Fourth of July celebrated four days later still draws crowds

Published 12:00 am Sunday, September 17, 2006

Dedicated Miss-Lou residents braved heat and humidity Saturday evening to party before the big fireworks show started.

The fireworks and celebrations that were rained out on the Fourth of July still drew a crowd Saturday.

On the Vidalia Riverfront, people sat and ate fried alligator and nachos as they listened to bands play.

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Peggy and James King of Ferriday said they enjoy fireworks, but they really came to see the bluegrass gospel band, the Harrigialls.

&8220;We go everywhere we can when they play,&8221; James King said. &8220;We really love them.&8221;

The Kings said their grandchildren liked the band, too, but they were really looking forward to the fireworks.

Jamie Harrison watched her son Jestin jump in the inflated space walk. She said she thought the concert and activities for the children were a great idea.

&8220;We&8217;re going to be here &8216;till after the fireworks,&8221; Harrison said.

The celebration attracted visitors out oftown, too. Members of the United Methodist Women from Coker&8217;s Chapel in Meridian, wearing matching pink shirts, fanned themselves while listening to the concert.

Brenda Smith, one of the women in the group, said they did not know about the celebration until they got to town.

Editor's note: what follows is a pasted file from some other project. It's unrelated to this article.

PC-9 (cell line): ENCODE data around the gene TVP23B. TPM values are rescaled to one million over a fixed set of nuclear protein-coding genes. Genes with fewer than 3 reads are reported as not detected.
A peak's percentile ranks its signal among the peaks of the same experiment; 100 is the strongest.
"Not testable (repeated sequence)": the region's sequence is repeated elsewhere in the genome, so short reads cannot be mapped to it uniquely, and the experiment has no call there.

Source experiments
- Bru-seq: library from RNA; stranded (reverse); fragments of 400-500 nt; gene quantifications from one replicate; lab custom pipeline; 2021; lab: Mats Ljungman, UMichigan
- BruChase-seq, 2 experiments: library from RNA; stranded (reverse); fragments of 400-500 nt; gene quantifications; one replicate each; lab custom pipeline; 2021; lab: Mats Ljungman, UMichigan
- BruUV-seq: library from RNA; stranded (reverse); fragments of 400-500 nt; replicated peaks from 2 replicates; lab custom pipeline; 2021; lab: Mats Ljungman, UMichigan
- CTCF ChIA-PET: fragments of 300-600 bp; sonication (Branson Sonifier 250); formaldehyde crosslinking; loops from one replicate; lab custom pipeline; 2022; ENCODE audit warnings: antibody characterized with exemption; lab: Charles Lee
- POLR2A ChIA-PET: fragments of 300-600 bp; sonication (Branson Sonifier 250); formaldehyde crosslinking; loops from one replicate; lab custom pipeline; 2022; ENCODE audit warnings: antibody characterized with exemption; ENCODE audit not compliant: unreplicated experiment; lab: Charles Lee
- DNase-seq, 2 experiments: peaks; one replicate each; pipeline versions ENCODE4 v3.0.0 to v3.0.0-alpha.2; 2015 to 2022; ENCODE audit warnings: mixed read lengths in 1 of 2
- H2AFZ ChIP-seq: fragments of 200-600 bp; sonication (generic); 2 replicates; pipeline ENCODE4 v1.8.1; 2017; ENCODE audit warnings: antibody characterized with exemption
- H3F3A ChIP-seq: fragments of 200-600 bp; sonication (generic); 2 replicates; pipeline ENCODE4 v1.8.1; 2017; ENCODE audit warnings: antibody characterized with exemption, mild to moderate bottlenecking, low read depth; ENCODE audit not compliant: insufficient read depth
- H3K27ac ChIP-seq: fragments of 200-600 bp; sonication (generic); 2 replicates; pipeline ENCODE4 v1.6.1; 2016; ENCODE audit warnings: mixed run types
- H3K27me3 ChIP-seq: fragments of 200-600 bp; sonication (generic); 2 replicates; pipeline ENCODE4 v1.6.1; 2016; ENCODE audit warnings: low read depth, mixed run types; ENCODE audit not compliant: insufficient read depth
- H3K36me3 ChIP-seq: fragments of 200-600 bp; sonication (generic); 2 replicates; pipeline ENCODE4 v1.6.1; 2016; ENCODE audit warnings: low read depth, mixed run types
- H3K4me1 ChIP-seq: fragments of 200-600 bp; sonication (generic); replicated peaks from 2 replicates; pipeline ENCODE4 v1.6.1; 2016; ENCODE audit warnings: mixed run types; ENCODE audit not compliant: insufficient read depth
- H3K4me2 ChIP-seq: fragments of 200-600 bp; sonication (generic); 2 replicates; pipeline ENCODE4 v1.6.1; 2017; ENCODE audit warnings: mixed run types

The group takes a trip once a year, Smith said.

&8220;We used to go to the coast, Biloxi and that area,&8221; Smith said, &8220;but since it got messed up, we&8217;ve come here.&8221;

Across the river on the Natchez bluffs, about 250 people were gathering to watch hot dog-eating and watermelon seed-spitting contests before the show began.

Cassandra Christian, 8 years old, won the watermelon seed-spitting contest. Sabrina Woods, also 8 years old, won second place, and 10-year-old Jakeria Brown won third place.

Michael V. Brown came to the bluffs just to enter in the hot dog-eating contest, he said. Even though he didn&8217;t win, the evening was not a loss.

&8220;I got a free meal,&8221; Brown said. &8220;That&8217;s why I entered.&8221;

Jocelyn Henderson and her family came straight from a family reunion, she said.

&8220;We&8217;re finishing the day off here,&8221; Henderson said.

Allyson Pannell, Henderson&8217;s cousin, said she and her cousins had to enter in the watermelon seed-spitting contest.

&8220;We were passing by and saw something going on,&8221; Allyson said. &8220;When we heard about the spitting contest, we had to sign up.&8221;

Sarah Godbold, her husband Chris and their son Aaron had come to see the fireworks when they were originally scheduled Tuesday and were disappointed, she said.

&8220;We waited and waited to see the fireworks,&8221; Godbold said. &8220;Then we heard somebody on a cell phone say it wasn&8217;t going to happen.&8221;

But Godbold, her family, and many others got to watch fireworks over the river Saturday night.

Once it was dark, people lined up all along the bluffs to watch. Fireworks were set off from a barge in the middle of the Mississippi River and paid for by The Isle of Capri.